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India’s Defence Research and Development Organisation (DRDO) has achieved a significant milestone as its Nag anti-tank guided missile (ATGM) completed all flight and user trials required for induction into the Indian Army.

Developed by Bharat Dynamics Limited (BDL) and the DRDO’s Defence Research and Development Laboratory (DRDL), the Nag ATGM was conceived in the 1980s to fulfil the Indian Army’s requirement for a versatile, vehicle- and air-launched ATGM with a formidable maximum range of 4 km.

The Nag missile, mounted on a tripod, boasts adaptability and can be configured for use on helicopters as well as the Nag Missile Carrier (NAMICA) armoured vehicle. NAMICA is a variant of the Russian BMP-2 Sarath, innovatively designed by the DRDO.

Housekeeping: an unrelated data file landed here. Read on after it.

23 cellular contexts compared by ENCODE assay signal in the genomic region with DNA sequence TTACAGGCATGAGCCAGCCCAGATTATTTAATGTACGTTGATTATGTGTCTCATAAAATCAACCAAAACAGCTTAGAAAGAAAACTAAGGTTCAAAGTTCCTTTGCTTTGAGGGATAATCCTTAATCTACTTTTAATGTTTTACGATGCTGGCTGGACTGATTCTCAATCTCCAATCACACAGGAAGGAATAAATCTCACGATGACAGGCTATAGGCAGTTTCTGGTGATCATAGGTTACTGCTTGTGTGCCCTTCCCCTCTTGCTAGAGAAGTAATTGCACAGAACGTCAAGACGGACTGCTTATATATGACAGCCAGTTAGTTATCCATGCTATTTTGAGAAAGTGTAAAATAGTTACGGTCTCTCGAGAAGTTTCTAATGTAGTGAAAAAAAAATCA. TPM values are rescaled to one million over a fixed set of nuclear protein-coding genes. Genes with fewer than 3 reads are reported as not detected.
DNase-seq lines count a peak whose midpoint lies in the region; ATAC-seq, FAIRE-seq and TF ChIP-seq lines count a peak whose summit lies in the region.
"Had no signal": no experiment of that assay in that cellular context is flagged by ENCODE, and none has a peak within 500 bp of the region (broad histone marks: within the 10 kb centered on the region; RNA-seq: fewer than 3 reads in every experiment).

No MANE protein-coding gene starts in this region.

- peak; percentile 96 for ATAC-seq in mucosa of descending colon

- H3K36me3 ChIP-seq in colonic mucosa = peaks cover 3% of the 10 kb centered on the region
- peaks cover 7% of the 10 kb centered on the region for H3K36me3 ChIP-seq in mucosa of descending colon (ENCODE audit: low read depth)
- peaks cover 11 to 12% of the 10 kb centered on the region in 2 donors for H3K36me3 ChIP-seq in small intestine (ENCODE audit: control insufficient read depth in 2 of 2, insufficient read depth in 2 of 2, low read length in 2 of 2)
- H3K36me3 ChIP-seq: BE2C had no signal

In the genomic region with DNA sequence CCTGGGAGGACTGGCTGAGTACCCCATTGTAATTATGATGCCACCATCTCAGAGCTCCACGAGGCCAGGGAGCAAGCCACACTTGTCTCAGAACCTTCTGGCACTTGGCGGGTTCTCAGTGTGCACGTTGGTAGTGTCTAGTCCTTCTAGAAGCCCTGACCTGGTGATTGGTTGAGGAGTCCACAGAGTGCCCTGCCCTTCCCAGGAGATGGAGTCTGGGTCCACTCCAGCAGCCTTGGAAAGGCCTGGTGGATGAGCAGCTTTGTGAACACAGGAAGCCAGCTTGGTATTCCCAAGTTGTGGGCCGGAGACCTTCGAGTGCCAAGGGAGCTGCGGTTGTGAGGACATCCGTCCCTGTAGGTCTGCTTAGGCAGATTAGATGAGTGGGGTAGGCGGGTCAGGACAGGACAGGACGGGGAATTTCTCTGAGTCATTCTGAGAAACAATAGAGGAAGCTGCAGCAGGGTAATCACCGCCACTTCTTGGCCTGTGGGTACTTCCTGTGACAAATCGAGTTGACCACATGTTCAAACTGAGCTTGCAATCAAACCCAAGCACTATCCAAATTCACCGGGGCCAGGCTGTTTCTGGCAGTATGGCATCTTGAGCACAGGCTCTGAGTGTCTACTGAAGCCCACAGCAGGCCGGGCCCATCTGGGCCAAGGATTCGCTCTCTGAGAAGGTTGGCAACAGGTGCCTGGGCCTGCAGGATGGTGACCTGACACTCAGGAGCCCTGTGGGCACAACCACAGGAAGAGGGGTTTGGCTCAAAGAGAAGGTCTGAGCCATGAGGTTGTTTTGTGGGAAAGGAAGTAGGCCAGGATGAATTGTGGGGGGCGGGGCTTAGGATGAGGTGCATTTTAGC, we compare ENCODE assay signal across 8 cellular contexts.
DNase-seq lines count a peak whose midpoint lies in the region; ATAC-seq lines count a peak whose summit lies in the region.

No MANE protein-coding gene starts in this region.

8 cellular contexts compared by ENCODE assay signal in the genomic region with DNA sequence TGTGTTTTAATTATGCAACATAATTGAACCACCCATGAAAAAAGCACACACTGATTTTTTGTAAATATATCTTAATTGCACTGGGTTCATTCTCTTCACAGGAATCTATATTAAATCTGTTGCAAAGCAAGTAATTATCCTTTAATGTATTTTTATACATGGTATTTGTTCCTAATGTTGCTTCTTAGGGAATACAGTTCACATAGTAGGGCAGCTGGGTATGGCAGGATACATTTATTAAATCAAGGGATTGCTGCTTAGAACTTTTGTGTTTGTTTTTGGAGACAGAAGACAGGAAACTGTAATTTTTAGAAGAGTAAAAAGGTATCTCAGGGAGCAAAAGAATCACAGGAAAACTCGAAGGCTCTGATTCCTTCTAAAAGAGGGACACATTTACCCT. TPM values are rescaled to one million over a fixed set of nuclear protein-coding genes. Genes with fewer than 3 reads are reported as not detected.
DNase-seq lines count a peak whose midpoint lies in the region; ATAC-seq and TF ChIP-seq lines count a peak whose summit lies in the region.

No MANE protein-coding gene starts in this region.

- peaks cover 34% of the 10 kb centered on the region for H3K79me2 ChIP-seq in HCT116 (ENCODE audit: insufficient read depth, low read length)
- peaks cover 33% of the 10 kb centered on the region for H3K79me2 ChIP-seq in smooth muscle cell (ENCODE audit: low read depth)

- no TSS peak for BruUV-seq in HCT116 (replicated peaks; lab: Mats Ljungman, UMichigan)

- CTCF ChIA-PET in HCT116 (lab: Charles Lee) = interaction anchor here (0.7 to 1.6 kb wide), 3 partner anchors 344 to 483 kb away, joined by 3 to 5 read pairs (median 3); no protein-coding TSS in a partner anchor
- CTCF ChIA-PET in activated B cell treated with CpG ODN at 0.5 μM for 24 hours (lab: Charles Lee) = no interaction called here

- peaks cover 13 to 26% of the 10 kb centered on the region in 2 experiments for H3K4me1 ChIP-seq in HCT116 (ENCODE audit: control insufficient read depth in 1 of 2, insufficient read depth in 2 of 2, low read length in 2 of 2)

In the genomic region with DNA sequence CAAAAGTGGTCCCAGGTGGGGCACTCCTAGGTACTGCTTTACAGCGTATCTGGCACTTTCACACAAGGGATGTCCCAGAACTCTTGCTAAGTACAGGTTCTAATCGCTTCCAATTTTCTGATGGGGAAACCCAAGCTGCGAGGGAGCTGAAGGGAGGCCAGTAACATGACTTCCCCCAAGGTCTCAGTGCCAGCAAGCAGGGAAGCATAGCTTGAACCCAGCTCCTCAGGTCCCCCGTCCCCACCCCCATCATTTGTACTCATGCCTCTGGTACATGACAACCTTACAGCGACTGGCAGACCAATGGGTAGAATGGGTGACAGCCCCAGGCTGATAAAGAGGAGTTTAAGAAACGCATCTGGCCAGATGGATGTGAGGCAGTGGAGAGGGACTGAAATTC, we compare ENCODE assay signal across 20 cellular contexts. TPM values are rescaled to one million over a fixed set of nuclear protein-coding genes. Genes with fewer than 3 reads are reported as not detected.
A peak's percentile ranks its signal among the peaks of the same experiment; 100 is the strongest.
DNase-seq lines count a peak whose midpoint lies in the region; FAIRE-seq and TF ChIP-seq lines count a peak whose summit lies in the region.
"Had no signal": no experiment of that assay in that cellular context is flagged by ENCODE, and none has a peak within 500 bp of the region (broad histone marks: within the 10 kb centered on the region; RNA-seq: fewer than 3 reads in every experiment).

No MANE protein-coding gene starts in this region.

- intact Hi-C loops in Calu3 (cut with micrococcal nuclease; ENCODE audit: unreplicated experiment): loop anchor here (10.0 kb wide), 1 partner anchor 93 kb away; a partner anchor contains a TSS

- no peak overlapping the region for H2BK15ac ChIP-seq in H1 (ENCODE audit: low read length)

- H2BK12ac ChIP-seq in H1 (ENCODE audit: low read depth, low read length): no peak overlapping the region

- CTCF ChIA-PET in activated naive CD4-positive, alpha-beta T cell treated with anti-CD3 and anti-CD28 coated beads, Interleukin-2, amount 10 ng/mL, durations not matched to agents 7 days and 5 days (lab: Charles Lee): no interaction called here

Key to the Nag missile’s precision is its sophisticated targeting system. It employs a passive mercury cadmium telluride (MCT) focal plane-array imaging infrared (IIR)/longwave IR (LWIR) seeker, facilitating effective targeting. The missile utilizes a lock-on before launch (LOBL) mode, with the potential for lock-on after launch (LOAL) capability.

Post-launch, the missile’s control is adeptly managed by the manipulation of its rear fins, facilitated by an all-electric actuation mechanism powered by thermal batteries. The combined thrust of the booster and sustainer propulsion systems propels the Nag from its launch tube, with the fins unfolding to stabilize its trajectory. The missile employs an advanced high-energy nitramine-based, extruded double-band, smokeless sustainer propellant.

With a potent 8 kg tandem high-explosive anti-tank (HEAT) warhead, the Nag is engineered for formidable penetrating power. It can breach 800 mm of rolled homogeneous Armour equivalent (RHAe) even behind explosive reactive Armour (ERA). The missile boasts a length of 1.83 m, a diameter of 0.15 m, and a weight of 42 kg.

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